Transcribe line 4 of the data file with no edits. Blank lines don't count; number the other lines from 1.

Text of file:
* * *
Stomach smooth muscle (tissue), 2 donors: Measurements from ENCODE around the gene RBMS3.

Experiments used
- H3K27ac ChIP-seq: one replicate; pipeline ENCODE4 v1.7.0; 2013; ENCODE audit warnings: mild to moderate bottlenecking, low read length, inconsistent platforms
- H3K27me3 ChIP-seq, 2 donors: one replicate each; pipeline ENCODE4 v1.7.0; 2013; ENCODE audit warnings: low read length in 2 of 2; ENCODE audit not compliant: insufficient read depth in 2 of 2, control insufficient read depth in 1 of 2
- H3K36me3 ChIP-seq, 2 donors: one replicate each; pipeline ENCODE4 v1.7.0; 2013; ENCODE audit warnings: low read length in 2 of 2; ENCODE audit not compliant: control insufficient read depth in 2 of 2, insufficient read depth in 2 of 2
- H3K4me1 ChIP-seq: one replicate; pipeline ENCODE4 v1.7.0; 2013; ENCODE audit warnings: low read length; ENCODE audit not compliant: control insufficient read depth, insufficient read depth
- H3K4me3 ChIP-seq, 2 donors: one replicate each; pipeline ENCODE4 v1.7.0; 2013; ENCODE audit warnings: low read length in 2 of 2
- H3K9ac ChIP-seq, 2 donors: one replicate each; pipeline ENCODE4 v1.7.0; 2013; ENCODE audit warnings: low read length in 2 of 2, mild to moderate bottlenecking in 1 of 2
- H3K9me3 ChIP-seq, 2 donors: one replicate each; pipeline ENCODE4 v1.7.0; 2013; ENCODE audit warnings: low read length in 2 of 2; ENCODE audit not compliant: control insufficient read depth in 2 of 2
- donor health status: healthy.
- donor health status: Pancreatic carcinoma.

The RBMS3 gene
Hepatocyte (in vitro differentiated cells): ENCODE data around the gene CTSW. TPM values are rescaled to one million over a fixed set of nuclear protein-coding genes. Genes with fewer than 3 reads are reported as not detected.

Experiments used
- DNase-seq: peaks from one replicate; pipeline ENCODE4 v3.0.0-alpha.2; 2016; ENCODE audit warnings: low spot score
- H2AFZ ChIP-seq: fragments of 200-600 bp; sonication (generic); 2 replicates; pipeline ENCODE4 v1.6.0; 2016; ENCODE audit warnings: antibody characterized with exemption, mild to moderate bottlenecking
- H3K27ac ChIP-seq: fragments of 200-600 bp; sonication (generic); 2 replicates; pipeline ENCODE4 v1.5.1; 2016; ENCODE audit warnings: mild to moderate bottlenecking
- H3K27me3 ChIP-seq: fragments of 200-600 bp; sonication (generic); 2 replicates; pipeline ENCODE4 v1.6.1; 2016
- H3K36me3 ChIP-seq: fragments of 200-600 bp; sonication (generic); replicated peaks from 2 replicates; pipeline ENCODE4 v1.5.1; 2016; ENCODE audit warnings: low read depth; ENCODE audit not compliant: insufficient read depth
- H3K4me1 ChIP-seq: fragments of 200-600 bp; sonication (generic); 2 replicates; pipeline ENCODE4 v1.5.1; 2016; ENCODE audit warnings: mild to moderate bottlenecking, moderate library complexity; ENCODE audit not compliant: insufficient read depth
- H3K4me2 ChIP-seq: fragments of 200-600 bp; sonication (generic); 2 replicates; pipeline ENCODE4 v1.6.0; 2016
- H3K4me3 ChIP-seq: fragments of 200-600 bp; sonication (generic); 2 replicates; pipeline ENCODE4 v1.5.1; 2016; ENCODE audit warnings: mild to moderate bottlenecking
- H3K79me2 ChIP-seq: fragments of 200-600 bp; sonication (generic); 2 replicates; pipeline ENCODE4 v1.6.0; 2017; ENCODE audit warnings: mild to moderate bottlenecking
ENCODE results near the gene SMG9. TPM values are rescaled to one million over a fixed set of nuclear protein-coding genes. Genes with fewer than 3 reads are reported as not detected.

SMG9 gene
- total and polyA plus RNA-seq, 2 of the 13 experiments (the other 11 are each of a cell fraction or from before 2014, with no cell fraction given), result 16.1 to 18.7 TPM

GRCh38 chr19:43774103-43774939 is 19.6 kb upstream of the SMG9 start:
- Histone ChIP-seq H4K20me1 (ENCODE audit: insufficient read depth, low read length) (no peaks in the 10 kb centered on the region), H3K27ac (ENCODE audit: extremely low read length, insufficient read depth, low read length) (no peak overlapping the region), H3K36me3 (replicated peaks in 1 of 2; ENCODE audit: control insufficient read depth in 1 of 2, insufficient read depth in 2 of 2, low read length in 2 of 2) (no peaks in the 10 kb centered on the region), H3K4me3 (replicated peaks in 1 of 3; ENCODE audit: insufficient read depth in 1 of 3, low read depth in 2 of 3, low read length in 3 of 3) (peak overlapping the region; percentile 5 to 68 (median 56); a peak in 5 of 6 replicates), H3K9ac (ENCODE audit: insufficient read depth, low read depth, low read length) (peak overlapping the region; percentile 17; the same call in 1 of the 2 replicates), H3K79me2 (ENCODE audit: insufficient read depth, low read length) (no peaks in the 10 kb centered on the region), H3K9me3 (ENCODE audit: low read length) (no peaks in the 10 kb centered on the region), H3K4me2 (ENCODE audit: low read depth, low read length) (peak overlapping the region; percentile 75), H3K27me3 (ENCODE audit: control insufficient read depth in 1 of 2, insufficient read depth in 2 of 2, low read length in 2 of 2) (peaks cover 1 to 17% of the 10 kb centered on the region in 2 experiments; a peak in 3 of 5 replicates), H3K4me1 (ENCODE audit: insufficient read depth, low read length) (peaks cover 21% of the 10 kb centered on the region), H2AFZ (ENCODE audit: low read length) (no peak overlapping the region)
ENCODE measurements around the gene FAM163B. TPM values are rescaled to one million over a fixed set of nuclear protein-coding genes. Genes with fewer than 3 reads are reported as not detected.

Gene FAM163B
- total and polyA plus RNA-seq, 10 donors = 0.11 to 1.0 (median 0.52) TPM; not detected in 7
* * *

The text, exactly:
- H3K27me3 ChIP-seq, 2 donors: one replicate each; pipeline ENCODE4 v1.7.0; 2013; ENCODE audit warnings: low read length in 2 of 2; ENCODE audit not compliant: insufficient read depth in 2 of 2, control insufficient read depth in 1 of 2